Luckily, the accouterments that Hyundai packed into the Sonata could help make up for some of its failings in other areas. When competitors were still charging extra to add seat heaters to front seats, Hyundai had included them on the back seats as part of the Limited trim level. Along with that came the navigation system and the panoramic sunroof, both things that either cost extra or were not even available on the Sonata's biggest competitors. Now, the touchscreen infotainment system that housed the navigation was intuitive to use, if a bit menu heavy, and added an upscale feel to the cabin. The large panoramic roof was a delight to have, especially since it allowed rear seat passengers a bit of the airflow when the roof was opened. Of course, these nice extras also meant more things that could be the source of minor annoyances.

Take that panoramic roof, for example. As nice as it was in a car of this class to have, it also created a lot of squeaking, creaking, and groaning when the chassis was torqued in any way. Backing out of the driveway with the shade to the roof open would often be accompanied by a cacophony of noises as the rather noodly body contorted and caused the seals to rub. When the roof itself is open, the airflow management was not always that great, resulting in the cabin becoming rather filled with noise, making it somewhat difficult to enjoy both the radio or conversation as well as the fresh air.

Speaking of noise, this was one of the areas that the Sonata simply was unable to make improvements on compared to the competition. Inside the cabin, road noise often permeated just enough that it made conversation difficult between front seat and rear seat passengers. Wind noise was not really an issue, but the road noise definitely got to be intrusive. Once again, I cannot help but partly attribute that to the large wheels and tiny rubber bands used as tires.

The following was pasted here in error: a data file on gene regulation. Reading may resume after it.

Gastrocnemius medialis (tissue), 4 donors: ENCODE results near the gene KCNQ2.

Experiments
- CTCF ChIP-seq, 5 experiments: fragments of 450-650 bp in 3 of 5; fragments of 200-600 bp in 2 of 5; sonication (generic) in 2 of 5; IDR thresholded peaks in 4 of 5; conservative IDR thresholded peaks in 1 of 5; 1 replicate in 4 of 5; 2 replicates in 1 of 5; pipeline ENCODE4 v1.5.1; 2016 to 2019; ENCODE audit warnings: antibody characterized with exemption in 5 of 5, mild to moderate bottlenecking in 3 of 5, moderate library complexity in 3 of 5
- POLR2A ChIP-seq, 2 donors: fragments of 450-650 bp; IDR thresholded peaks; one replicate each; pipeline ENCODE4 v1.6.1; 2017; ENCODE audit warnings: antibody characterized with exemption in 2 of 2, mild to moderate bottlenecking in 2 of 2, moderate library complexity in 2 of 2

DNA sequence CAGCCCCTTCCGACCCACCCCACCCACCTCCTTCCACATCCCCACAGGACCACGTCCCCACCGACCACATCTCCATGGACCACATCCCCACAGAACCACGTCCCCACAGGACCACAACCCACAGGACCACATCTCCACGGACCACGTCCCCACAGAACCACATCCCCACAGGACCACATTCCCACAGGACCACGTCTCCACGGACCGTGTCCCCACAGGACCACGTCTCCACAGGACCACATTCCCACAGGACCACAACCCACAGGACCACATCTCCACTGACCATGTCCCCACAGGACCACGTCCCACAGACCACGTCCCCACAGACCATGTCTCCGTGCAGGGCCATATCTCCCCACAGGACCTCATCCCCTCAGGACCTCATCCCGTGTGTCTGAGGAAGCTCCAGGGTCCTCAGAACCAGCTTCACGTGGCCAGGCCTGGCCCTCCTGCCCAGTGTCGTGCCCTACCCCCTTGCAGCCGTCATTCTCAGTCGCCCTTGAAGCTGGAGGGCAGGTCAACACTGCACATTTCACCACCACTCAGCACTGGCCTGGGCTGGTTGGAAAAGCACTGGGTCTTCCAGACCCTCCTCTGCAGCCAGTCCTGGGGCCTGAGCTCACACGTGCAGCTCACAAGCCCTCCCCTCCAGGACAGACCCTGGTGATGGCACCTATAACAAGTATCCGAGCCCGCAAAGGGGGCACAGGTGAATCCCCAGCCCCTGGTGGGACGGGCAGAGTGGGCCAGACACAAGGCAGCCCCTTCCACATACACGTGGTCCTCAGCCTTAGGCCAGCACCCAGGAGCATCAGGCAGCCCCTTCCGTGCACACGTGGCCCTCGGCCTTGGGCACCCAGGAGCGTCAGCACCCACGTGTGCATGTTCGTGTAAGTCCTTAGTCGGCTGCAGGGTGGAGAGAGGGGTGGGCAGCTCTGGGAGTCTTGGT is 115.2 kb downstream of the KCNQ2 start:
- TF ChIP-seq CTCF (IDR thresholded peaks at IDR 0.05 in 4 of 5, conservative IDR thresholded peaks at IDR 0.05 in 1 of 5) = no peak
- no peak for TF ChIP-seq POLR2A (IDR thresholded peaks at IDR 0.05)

But overall, the Hyundai was a rather inexpensive car to own. It started out at a purchase price of just over $30k and was financed at virtually zero interest. Throughout its stay with us, only had basic maintenance done, which usually came to just under $100 a visit. It did manage to eat one set of brake pads and rotors at all four wheels, which cost around $250 for each pair. When we traded it in on our replacement, we were able to net $12.5k, which for almost 4.5 years of depreciation, is not a bad price. While it was not entirely free of minor issues, it was an overall reliable car and never left us stranded. It was dependable enough to be counted on every single day as a daily driver but was comfortable enough to be used for long road trips, especially with the large and comfy rear seat.

In the end, the Hyundai will likely stand out as a brilliant looking car that could not quite live up to its sporty appearance. Nonetheless, what it managed to do for Hyundai as a brand was nothing short of remarkable as it proved that Hyundai could put together a product that could compete with more established players. While it was not a perfect product, it offered a dose of style that the others could not match in a package that offered more value per dollar than its competition.

It is proof that Hyundai really had broken out of the funk of being a bit player and was a serious mainstream force to be reckoned with.